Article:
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Karnes: College football’s game of thrones (Sept. 6)

Casey Karnes | Thursday, September 5, 2013

 

College football is back, and with it come the fall traditions we all love. The roaring crowds singing fight songs, the clashing rivals with bad blood that run back for centuries, the gleaming helmets as two sides charge into battle, waving flags proudly displaying each sides’ unique sigils and colors. Remind anyone else of HBO’s Game of Thrones?

The only season I anticipate as fervently as college football’s is Game of Thrones, and I love them for very similar reasons. They both feature fascinating individuals, villains you love to hate, crumbling alliances, and, of course, a heaping helping of corruption.

So, logically, in lieu of a normal college football preview, I’ve examined a few similarities between the sport and the chaos of Westeros. For anyone who is not caught up on the third season of Game of Thrones, read with caution. While I won’t flat out spoil anything, I will make reference to events that occurred at the end of last season.

First up, the NCAA itself. A chaotic, poorly run organization that is inconsistent in its rulings and seems to be on the verge of coming apart at the seams? Sounds like a perfect match for Westeros. With the off-season comments by the SEC, ACC and Big 12 commissioners demanding major changes to NCAA procedures, it seems to be only a matter of time before the power conferences break away from the NCAA. Like Robb Stark, Balon Greyjoy and the Baratheons, the conferences believe they can govern more efficiently and fairly than the current regime, and they’re probably right.

But for the time being, the kingdom remains intact, and it’s clear who the dominating group is. The SEC is the Lannister Family of the NCAA. It has better warriors, smarter tacticians and more resources (gold for the Lannisters, fertile recruiting ground for the SEC). And at the end of last season, it was clearly in control, with Joffrey Football on the throne and its cold, calculating patriarch continuing to dominate the game. 

Like Tywin Lannister, Nick Saban will pick apart your strategy and show you no mercy. And is there any better analogy for the petulant boy-king Joffery than the insufferable reigning Heisman winner Johnny Manziel? The one likable Lannister, Tyrion, is more difficult to find a comparison to, but Coach Les Miles at LSU fits the mold of a quirky genius who never quite gets the credit he deserves and isn’t afraid to speak his mind. In addition, SEC fans tend to show some incestual tendencies similar to the Lannisters, chanting S-E-C at their home games and boasting of Alabama’s championships like the whole conference won for some reason.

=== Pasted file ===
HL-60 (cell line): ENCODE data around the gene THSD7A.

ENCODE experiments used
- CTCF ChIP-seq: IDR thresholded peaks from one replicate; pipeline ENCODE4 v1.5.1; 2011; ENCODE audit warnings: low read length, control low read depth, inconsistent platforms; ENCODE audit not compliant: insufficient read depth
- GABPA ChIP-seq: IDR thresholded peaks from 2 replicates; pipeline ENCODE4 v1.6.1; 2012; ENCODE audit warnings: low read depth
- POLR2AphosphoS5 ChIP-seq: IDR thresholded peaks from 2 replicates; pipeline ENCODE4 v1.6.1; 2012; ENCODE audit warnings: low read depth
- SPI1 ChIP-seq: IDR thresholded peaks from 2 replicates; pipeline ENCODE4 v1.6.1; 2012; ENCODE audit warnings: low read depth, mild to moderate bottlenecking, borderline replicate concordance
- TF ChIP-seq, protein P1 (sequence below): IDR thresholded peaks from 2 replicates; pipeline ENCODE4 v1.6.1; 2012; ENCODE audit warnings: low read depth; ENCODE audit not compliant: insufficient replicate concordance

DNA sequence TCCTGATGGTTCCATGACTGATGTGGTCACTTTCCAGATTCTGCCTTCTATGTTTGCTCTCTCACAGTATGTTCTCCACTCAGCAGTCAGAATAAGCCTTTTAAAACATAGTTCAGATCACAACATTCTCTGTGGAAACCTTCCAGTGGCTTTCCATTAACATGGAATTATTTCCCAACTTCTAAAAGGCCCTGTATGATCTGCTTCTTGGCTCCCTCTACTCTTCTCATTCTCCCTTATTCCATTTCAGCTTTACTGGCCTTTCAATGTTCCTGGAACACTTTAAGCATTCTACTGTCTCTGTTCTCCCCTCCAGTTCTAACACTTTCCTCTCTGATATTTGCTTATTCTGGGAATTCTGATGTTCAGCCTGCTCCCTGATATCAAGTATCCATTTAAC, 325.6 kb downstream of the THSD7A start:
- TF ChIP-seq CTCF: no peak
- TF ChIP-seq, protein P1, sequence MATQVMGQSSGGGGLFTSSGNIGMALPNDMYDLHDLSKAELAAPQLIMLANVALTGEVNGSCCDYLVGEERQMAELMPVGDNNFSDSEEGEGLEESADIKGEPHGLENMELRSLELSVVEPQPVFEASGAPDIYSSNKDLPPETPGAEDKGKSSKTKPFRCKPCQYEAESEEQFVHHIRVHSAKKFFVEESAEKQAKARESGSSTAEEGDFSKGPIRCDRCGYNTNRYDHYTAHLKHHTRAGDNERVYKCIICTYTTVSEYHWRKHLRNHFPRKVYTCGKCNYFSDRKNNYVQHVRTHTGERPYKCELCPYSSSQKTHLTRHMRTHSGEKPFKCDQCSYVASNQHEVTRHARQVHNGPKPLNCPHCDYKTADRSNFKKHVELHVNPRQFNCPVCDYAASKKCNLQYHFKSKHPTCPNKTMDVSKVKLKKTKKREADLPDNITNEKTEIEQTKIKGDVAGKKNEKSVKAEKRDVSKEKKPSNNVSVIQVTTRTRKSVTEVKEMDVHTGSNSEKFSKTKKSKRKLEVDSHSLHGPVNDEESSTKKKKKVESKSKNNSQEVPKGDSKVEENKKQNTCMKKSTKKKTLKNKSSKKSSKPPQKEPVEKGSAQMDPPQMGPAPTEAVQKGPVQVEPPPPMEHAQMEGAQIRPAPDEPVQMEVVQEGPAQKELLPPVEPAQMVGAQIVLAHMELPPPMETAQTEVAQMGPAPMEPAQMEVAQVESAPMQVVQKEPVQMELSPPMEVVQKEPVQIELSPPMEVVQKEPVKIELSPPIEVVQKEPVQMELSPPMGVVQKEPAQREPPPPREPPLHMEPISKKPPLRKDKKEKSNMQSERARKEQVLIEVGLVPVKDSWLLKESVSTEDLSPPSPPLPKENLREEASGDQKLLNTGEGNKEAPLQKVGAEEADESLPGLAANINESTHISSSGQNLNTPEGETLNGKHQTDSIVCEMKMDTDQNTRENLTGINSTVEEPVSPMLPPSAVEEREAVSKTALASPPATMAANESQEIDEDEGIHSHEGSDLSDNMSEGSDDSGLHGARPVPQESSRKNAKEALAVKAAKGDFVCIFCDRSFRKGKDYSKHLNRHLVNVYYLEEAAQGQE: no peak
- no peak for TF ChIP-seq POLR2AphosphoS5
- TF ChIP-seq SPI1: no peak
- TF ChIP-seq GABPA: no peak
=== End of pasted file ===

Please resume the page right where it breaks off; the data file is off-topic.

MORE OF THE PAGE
So, who would Notre Dame be in this scenario? Well, like the Starks of Winterfell, the Irish are coming off a stunningly brutal defeat at the end of last season after a shocking streak of unexpected victories. They’ve lost several key leaders, and while there are returning members of the team/family, many expect the slaughter at the end of last season to mark the end of their opportunity to return to glory. Both the Starks and Notre Dame have been called honorable to a fault, and while hope remains in feisty younglings Arya Stark and Jaylon Smith, only time will tell if they will ever be able to challenge the Lannisters or SEC again.

Now for Daenerys Targaryen, the Mother of Dragons. She’s separated from the rest of the main powers but enthralls viewers with her beauty, unique tactics and deadly fast dragons. In much the same way, Oregon has emerged as a new football power based on the strength of the team’s flashy looks, inspired offense and unfathomably fast stable of athletes like De’Anthony Thomas and Thomas Tyner. And just as Daenerys barely missed a beat after losing Khal Drogo, Oregon seems to be doing just fine without Chip Kelly, racking up more than 700 yards and 66 points in Coach Mark Helfrich’s first game. 

Elsewhere in the Pac-12, Stanford is adjusting to its new role as a national championship contender. With its history as an academics-first institution, it must be careful not to be corrupted by the football religion that develops at other schools. As Stannis Baratheon showed in Thrones, even the most honorable men will compromise their values when facing the allure of ultimate power.

I can’t wait to see another epic season of explosive battles, brutal blows and brilliant tactical maneuvering, both in college football and in Game of Thrones.

 

Contact Casey Karnes at wkarnes@nd.edu

The views expressed in this Sports Authority are those of the author and not necessarily those of The Observer.